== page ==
The Schopper Riegler drain test which, if desired, can be used in the invention is conducted by mixing the chosen amount of the dissolved polymer dissolved in water with 500 ml of the cellulose suspension in a measuring cylinder filled with the suspension, inverting the cylinder four times to cause flocculation, transferring the flocculated suspension to a Schopper Riegler beating and freeness tester modified by blockage of its back drain, and measuring the time for collecting 230 ml of drain liquor, and expressing this time as a percentage of the drainage time in the absence of the polymer addition.
The cationic test retention aids that are used are copolymers of acrylamide and dimethylaminoethyl quaternary salt while the anionic test retention aids are copolymers of acrylamide and sodium acrylate.
The Schopper Riegler drainage test is conducted on the suspension to which the substantially non-ionic retention aid or the anionic retention aid is to be added or on a suspension substantially the same as that suspension. Accordingly the retention aid may be selected on the basis of tests conducted on the actual suspension or on the basis of tests conducted on a sample suspension made up in the laboratory from ingredients that will simulate the actual suspension, for instance after prolonged recycling. If the properties of the suspension change during prolonged use, fresh tests may be required to select the polymer that is then necessary. If a chemical pre-treatment of the suspension is to be made (for instance the addition of a low molecular weight cationic polymer) before the addition of the substantially non-ionic polymer, the Schopper Riegler test is conducted on the suspension after such chemical treatment.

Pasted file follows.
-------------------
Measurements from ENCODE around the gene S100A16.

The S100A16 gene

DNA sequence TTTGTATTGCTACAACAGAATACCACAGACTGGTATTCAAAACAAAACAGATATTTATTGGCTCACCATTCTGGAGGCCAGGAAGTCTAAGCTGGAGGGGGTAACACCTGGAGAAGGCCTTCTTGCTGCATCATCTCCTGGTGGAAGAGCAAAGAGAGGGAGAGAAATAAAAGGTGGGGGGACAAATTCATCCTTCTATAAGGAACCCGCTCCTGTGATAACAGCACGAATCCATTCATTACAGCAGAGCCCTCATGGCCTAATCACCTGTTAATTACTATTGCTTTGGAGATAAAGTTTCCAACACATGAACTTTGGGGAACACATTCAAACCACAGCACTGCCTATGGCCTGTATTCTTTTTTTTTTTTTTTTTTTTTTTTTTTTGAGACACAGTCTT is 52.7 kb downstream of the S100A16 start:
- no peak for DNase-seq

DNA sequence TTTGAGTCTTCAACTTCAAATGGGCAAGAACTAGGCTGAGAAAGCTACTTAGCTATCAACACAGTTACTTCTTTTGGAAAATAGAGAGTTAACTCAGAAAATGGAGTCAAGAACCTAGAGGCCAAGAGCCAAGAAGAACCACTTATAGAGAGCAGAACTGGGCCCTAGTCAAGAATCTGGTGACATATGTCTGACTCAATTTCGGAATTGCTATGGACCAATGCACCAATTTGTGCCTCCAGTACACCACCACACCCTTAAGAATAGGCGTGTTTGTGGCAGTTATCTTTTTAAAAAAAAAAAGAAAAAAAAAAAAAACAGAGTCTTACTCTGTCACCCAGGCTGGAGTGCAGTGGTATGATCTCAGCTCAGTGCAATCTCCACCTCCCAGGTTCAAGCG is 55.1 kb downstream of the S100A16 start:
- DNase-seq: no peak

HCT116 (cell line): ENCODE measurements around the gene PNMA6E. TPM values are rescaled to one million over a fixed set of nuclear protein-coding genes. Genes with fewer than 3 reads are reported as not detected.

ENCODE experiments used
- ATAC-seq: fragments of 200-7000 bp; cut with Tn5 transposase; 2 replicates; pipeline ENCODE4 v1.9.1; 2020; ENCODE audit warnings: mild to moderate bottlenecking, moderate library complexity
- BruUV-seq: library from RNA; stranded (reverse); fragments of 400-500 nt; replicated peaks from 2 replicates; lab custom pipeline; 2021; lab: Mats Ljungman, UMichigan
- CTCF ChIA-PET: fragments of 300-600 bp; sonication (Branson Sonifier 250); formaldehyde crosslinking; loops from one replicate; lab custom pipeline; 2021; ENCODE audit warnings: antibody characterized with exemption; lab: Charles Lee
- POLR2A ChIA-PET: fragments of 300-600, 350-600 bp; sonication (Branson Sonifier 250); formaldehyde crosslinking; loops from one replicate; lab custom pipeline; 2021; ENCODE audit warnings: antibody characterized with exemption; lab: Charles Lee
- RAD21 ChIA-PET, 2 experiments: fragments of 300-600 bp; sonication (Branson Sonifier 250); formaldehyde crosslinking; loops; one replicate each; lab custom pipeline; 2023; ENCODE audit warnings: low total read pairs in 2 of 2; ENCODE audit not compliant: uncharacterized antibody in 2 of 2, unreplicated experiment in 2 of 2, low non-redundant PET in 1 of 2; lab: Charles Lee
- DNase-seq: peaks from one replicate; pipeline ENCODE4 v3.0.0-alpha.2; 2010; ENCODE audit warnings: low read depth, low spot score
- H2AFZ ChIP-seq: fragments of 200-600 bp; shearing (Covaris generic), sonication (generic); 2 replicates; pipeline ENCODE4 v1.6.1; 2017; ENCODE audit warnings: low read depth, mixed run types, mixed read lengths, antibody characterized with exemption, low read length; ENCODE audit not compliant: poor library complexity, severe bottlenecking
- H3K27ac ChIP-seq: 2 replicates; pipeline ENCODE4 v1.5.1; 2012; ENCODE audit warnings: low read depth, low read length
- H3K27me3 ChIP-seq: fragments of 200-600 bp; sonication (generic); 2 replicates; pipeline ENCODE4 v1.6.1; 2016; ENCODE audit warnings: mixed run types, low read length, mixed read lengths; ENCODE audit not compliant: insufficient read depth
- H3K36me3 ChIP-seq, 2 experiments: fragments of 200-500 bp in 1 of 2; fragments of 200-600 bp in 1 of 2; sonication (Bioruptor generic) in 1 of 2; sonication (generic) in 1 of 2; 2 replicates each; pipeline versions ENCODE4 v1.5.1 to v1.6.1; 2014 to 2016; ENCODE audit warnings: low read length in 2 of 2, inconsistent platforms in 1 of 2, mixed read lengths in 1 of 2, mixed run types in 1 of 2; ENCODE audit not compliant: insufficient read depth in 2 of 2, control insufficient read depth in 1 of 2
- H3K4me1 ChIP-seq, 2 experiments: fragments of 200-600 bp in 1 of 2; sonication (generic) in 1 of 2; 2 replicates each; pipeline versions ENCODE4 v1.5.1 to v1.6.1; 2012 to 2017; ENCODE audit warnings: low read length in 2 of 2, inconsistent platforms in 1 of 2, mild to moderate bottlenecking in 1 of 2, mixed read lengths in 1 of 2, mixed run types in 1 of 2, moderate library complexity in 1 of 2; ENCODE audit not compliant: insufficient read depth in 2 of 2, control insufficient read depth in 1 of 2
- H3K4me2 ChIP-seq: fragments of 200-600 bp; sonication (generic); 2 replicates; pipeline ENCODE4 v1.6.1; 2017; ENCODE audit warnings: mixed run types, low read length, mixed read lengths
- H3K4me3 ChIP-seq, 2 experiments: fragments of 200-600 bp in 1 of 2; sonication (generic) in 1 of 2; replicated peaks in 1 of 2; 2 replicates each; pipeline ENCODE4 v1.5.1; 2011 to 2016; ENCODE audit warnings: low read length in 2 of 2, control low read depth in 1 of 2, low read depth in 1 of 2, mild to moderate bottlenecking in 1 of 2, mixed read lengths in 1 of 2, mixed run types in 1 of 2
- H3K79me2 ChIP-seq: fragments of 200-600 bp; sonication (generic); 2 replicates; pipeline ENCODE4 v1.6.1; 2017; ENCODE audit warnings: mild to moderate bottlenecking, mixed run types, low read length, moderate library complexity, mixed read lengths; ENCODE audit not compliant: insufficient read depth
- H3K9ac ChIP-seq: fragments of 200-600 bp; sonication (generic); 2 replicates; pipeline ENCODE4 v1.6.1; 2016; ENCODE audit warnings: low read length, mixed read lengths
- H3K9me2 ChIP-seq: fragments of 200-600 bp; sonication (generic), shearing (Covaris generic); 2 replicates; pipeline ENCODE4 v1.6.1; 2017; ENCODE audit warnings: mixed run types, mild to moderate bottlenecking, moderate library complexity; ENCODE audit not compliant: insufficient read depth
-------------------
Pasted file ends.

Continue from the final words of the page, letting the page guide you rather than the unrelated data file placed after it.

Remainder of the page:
The test can be conducted on various suspensions using polymers of various types ranging from anionic through substantially non-ionic to cationic. When the results for any individual suspension are plotted with the drainage time on the vertical axis against the ionic characteristics of the polymer on the horizontal axis for any particular suspension the curve generally follows an approximately V-shape or U-shape. The bottom of the curve indicates the ionic characteristic of the polymer at which the fastest drainage occurs. The position of this varies from one suspension to another. We find that with most paper-making pulps the optimum value is in the cationic range, but that with pulps containing a substantial amount of electrolyte the optimum performance is in the range of substantially non-ionic or anionic polymers.